3. Washington has a history of repugnance toward roll overs and other practices of money lenders: “ ‘The loan shark has no regard for the disastrous economic effect of his illegally high rates or of his constant attempt to keep borrowers in debt by encouraging renewals, and by making difficult the payment of the principal of the obligation.’ ” Fin. Commerce, Inc. v. McLean, 73 Wash.2d 52, 53 n. 1, 435 P.2d 932 (1968) (quoting Stewart Lynch, Prosecuting the Automobile Loan Shark Under the Federal Mail Fraud Statute, published by The Conference on Personal Finance Law in 1945).
Johnson allowed her trailer to go into foreclosure, moved in with her father, and paid Cash Store $600 by
By , Ms. Although she had suffered from mild depression before receiving the loan, her symptoms had worsened as her financial situation became more hopeless. She stopped payment on the August postdated check to Cash Store. Subsequently, Cash Store employees allegedly left frequent telephone messages requesting payment. Ms. Johnson finally accepted a telephone call from a Cash Store employee in . This employee reportedly told her that if she did not pay the $575 and a returned check fee of $25, the matter would be turned over to the police, who would issue a warrant for her arrest. Ms. She now owes over $20,000 for the deficiency on the foreclosure.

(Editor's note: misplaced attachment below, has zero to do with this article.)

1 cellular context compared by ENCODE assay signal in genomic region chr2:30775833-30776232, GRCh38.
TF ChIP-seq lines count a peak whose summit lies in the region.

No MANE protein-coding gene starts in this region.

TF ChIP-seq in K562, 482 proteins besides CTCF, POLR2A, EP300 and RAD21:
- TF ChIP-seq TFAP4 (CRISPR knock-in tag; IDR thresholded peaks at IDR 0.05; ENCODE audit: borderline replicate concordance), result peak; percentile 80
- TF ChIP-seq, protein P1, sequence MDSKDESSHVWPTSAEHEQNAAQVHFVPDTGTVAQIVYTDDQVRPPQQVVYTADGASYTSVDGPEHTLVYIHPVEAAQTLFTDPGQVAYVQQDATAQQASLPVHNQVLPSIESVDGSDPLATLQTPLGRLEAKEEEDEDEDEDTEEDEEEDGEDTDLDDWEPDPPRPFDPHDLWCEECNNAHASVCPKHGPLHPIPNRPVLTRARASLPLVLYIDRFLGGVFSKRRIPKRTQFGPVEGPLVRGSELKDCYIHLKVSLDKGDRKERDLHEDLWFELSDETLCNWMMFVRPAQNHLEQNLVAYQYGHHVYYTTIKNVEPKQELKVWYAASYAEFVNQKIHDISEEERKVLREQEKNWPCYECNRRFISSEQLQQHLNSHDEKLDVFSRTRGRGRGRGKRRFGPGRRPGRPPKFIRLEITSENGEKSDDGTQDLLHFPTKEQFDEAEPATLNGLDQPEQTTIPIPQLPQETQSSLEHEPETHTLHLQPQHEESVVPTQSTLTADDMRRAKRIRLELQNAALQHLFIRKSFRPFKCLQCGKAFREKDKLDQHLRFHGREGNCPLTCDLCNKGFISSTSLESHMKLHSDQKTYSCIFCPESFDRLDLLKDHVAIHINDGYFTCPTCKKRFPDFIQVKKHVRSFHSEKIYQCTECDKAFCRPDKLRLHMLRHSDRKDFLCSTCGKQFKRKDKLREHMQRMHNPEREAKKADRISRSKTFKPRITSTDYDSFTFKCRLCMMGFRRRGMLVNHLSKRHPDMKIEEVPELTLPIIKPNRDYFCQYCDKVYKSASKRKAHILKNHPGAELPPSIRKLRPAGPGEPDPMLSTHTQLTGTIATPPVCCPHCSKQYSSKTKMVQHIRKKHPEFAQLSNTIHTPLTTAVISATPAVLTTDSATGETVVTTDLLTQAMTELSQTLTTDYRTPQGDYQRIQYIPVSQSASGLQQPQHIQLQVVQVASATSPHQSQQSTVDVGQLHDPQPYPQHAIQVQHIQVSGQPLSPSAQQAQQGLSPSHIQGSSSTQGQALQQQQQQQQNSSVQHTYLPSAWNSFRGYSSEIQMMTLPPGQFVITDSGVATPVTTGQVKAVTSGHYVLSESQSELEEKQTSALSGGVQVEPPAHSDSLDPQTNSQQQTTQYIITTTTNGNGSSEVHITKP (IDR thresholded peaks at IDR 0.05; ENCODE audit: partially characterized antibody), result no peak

A motion to vacate a default judgment pursuant to CR 60(b) is addressed to the sound discretion of the trial court. 2 Id. In deciding a motion to vacate, the court addresses two primary and two secondary factors that must be shown by the moving party: (1) that there is substantial evidence to support at least a prima facie defense to the claim asserted by the opposing party; (2) that the moving party’s failure to timely appear and answer was due to mistake, inadvertence, surprise, or excusable neglect; (3) that the moving party acted with due diligence after notice of the default judgment; and (4) that the opposing party will not suffer substantial hardship if the default judgment is vacated. White v. Holm, 73 Wash.2d 348, 352, 438 P.2d 581 (1968); Norton, 99 Wash.App. at 123-24, 992 P.2d 1019. Establishment of the first factor avoids a useless subsequent trial. Griggs, 92 Wash.2d at 583, 599 P.2d 1289. The trial court examines the evidence and reasonable inferences in the light most favorable to the moving party to determine whether there is substantial evidence of a prima facie defense. Pfaff payday loans in Florida v. State Farm Mut. Auto. Ins. Co., 103 Wash.App. 829, 834, 14 P.3d 837 (2000). If a “strong or virtually conclusive defense” is demonstrated, the court will spend little time inquiring into the reasons for the failure to appear and answer, provided the moving party timely moved to vacate and the failure to appear was not willful. White, 73 Wash.2d at 352, 438 P.2d 581; Shepard Ambulance, Inc. v. Helsell, Fetterman, Martin, Todd & Hokanson, 95 Wash.App. 231, 242, 974 P.2d 1275 (1999). However, when the moving party’s evidence supports no more than a prima facie defense, the reasons for the failure to timely appear will be scrutinized with greater care. White, 73 Wash.2d at 352-53, 438 P.2d 581.